Brady still blinded by Zen master's illusions
Victory could have been achieved with a little more self-belief says John O'Brien
IT'S surely the tightest of verdicts as to which holds the greater comedy value: a lengthy and typically obtuse Giovanni Trapattoni press conference or Liam Brady, ever Grasshopper to his old friend's Master Po, in full emotive flow during a post-match RTE bunfight with the two-man tag team of John Giles and Eamon Dunphy.
As to which seems the most coherent, well, no contest there. The wily old Italian every time.
Among the gifts Brady offered to the nation on Friday was this little gem. "We're not privy to what is going on behind the scenes," he berated his fellow panel members at one high point of indignation. "It might be that there's a lot of respect for Trapattoni among the players."
And it seemed, truly, as if he believed what he was saying. "I cannot tell what is real," said the original Grasshopper, "from what is in my mind."
So obviously in thrall to his old Zen master, so ever eager to rush to his defence against a swarm of criticism, the general thrust of Brady's arguments, their attendant bias, can generally be discounted. There is one argument in particular, though, that needs challenging because Brady is rarely alone in trotting it out when deficiencies in other areas need to be accounted for. "Maybe," he said, shrugging his shoulders, "we don't have the players."
We have heard this so often during Trapattoni's five years in charge that it has almost become a leitmotif of the Italian's reign. We don't have the players. Trapattoni hummed the tune himself in Poland last summer when egregiously refusing to take his share of the responsibility for Ireland's grim humiliation at Euro 2012. We just didn't have the players, you see. What was such a lavishly well-paid manager to do?
Such lazy assumptions need to be challenged, though. Nobody is suggesting the current crop of Ireland internationals represent a golden generation, but neither should the perceived lack of quality be used to hide glaring shortcomings elsewhere. Keep convincing your players they are ordinary for long enough and, assuredly, it will become a self-fulfilling prophecy. And Robbie Brady, worryingly, seems to have become Trapattoni's latest pet project in that regard.
In an article in the now defunct Sunday Tribune in the late 1990s, Liam Brady claimed the then Ireland team was the worst anybody had seen in 20 years. He was rounded upon that morning by Mick Byrne, a member of Mick McCarthy's back-room team, but the point is that we haven't stumbled into new territory here. Decrying the quality of the players available to us has been a pointed refrain for the guts of 15 years now.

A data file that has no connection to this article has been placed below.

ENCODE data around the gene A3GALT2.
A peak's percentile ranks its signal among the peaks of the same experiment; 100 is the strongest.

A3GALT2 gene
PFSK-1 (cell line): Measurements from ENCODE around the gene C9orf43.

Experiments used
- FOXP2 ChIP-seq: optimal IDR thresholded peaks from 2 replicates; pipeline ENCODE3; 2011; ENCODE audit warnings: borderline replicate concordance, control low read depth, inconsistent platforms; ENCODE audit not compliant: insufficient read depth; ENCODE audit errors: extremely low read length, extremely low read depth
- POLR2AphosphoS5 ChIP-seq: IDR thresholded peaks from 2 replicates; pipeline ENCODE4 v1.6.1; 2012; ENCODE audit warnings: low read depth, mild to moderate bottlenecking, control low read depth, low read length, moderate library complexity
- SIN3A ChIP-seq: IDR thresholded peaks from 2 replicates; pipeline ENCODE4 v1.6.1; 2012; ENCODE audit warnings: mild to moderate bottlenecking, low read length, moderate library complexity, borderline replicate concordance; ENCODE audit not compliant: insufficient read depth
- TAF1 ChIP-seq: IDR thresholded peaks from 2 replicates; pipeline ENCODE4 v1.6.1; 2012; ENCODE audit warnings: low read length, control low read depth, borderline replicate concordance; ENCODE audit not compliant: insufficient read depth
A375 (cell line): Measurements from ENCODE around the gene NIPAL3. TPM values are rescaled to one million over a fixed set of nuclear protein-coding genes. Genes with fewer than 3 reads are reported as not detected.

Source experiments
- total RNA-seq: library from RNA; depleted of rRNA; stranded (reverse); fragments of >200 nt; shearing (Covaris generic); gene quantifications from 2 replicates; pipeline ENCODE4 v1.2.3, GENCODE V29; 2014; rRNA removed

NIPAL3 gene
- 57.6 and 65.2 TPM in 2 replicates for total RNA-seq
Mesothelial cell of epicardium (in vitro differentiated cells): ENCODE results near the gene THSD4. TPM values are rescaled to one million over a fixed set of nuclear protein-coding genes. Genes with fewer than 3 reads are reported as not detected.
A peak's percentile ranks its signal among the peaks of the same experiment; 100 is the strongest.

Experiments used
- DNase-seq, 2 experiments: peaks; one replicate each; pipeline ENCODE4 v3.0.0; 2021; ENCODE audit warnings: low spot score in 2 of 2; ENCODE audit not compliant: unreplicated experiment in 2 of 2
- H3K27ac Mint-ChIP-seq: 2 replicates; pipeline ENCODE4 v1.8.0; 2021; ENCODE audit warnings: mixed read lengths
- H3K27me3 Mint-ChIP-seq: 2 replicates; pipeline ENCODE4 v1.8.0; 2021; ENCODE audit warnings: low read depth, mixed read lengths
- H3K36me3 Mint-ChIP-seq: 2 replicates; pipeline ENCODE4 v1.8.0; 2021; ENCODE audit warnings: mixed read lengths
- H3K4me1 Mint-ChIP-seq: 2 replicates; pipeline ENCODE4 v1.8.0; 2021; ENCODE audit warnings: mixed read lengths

It is true that we are not producing the rare quality of a Brady or a Giles anymore and the deep underlying reasons for this need to explored more fully than they have been. But it is a significant leap from there to the cloying negativity of "we don't have the players".
It is all the more infuriating because, on closer inspection, the truth of it can be easily refuted. Take Friday night as a starting point. The Irish team that eventually took the field in Gothenburg contained eight regular Premier League starters and if you swapped Paul Green for the absent Darron Gibson, Robbie Keane for the maligned Wes Hoolahan, then that number increased to 10. The odd man out, Millwall goalkeeper David Forde, would have been a deserving winner of the man of the match accolade.
It is sometimes pointed out, as a supposed measure of decline, how so few Irish players make the breakthrough at the big clubs in England nowadays. But this proves less than people imagine.
With all due respect, would a young Kevin Moran be able to orchestrate a move to Manchester United now? Would John Aldridge have got his break with Liverpool?
The football climate has changed beyond all recognition. Having players at big clubs is not all it's cracked up to be. There's a more fundamental point to make, though. If this crop of Ireland players doesn't measure up to the past, then it simply doesn't need to because the international game itself is not what it once was. The club game, increasingly, holds the power and the quality now. International football continues in freefall. With a relatively ordinary group of players, organised and spirited, it's remarkable how far you can go.
In hindsight, the doom-laden atmosphere that surrounded Friday night was odd. A glance at Sweden's line-up reveals that they too had a Championship player among their ranks and, disregard PSG striker Zlatan Ibrahimovic, nobody from any of Europe's top clubs. That, by and large, is the story around the continent. Take away Spain and Germany and, perhaps, Holland, and who is there to fear? Every country seems beatable.
And so Friday's results proved: Israel unlucky not to beat Portugal, Albania winning in Oslo, Finland holding out in Spain. A few months ago, Northern Ireland battled to a heroic draw in Lisbon and their victims in recent years have included England and Spain, victories Trapattoni's Ireland could only ever dream about. Do they have the players we don't?
None of this is to denigrate Ireland's performance in Gothenburg which was full of courage and resolve. Yet, we shouldn't get too carried away. It was a winnable game, a chance to make a big statement, that went abegging because the Ireland players didn't believe it was one they could win. They simply weren't conditioned to think that way.
But maybe we do have the players after all. And with a bit of trust and confidence in them, there is more they could give on the world stage.